A graduate of Harvard University with an EdM in school leadership, Cory Olcott has taught at multiple schools in Massachusetts and California. Cory Olcott is particularly interested in online learning, a field that is constantly evolving. Following are few trends that are changing the online learning landscape.
– Smarter use of data. The prevalence of data in today’s e-learning environment allows teachers to use data to tailor instruction according to each student’s needs. Educators can use students’ test results to fine-tune their lessons and help students in areas where they struggle.
– Two-way communication. Educators have the ability to gather feedback on the content they deliver. Teachers can leverage surveys and questionnaires to ask students about areas in which they need assistance. Teachers can then adapt their strategies to meet students’ needs.
– Microlearning. A strategy that recently has grown exponentially, microlearning allows students to learn on their own schedule and at their own pace. Microlearning emphasizes content delivery in short, focused sessions to maintain students’ attention and help them master specific concepts.
An experienced coach and educator, Cory Olcott serves as an assistant coach for the Harvard University men’s water polo team. Cory Olcott holds an EdM in school leadership from Harvard, which recently announced the results of its selection process for the class of 2021.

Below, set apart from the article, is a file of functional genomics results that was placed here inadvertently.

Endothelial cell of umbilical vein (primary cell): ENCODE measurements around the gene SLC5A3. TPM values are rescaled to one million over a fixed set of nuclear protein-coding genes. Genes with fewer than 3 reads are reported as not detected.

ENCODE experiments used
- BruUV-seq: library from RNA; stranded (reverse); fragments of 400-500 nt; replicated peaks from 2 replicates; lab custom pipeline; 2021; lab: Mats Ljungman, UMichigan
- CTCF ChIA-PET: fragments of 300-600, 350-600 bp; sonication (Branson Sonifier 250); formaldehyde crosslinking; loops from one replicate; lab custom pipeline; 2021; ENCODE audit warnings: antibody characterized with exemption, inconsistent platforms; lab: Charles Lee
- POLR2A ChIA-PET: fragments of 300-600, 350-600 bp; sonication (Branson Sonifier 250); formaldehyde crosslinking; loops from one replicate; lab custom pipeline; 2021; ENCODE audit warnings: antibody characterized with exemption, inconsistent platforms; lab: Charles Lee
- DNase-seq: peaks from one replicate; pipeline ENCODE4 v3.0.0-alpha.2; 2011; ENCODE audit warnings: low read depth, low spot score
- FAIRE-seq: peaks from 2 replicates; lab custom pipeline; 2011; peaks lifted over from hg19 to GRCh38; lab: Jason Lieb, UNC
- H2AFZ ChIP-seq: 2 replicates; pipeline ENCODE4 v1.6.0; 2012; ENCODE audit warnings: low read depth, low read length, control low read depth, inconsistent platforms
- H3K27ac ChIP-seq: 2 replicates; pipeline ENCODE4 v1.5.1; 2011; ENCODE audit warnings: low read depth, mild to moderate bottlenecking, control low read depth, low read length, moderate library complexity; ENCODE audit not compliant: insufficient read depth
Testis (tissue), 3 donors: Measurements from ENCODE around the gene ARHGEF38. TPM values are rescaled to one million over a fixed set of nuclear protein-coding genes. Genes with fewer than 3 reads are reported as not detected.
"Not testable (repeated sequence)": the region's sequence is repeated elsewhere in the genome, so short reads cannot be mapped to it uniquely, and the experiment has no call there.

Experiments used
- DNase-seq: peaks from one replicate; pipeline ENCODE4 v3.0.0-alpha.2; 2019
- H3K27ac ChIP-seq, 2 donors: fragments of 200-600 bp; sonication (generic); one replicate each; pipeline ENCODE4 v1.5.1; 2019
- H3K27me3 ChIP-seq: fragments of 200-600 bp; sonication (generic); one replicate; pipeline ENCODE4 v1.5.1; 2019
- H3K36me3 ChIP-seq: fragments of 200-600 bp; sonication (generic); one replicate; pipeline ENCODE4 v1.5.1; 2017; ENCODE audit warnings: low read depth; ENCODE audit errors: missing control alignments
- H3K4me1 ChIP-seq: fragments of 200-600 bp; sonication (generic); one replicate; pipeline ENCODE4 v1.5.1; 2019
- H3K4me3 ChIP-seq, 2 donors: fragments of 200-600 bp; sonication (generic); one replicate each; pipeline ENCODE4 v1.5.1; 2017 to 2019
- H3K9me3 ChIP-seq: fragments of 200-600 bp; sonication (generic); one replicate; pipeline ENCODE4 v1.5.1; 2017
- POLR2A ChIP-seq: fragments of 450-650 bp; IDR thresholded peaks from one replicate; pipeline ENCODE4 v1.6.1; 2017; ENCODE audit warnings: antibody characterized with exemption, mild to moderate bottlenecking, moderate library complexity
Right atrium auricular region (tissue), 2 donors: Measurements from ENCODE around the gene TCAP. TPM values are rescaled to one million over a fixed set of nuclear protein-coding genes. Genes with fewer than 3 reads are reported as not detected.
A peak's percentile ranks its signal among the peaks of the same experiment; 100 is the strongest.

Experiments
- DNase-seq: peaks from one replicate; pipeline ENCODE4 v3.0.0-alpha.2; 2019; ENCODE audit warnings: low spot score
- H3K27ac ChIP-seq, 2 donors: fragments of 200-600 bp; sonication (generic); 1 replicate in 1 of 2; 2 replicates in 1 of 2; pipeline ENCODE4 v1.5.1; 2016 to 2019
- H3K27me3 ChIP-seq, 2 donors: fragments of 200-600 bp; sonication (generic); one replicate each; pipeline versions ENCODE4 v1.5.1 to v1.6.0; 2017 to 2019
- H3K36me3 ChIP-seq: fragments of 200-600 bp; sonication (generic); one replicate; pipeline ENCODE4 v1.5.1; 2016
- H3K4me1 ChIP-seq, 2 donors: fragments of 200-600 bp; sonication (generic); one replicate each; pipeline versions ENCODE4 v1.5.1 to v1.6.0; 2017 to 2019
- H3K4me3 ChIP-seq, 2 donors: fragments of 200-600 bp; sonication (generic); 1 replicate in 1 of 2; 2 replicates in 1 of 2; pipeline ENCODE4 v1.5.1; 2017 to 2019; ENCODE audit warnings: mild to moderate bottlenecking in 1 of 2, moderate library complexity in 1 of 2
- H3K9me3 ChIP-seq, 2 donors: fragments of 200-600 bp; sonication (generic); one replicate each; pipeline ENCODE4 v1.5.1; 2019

For the incoming freshman class in the fall of 2017, Harvard University received a record number of 39,506 applications. Of these, the university has accepted 2,056 students. Of particular note is the continued rise in students from African-American and Asian-American backgrounds, as well as first-generation students, who make up 15.1 percent of the incoming class.
A diverse group, the class of 2021 has the following makeup: 49.2 percent are women, 22.2 percent Asian-American, 14.6 percent African-American, 11.6 percent Latino, 1.9 percent Native American, and 0.5 percent Native Hawaiian. Dedicated to educating students of all income levels, Harvard provides need-based assistance to most of its students. The school ensures that students from families with an annual income of $65,000 or less pay nothing toward their education.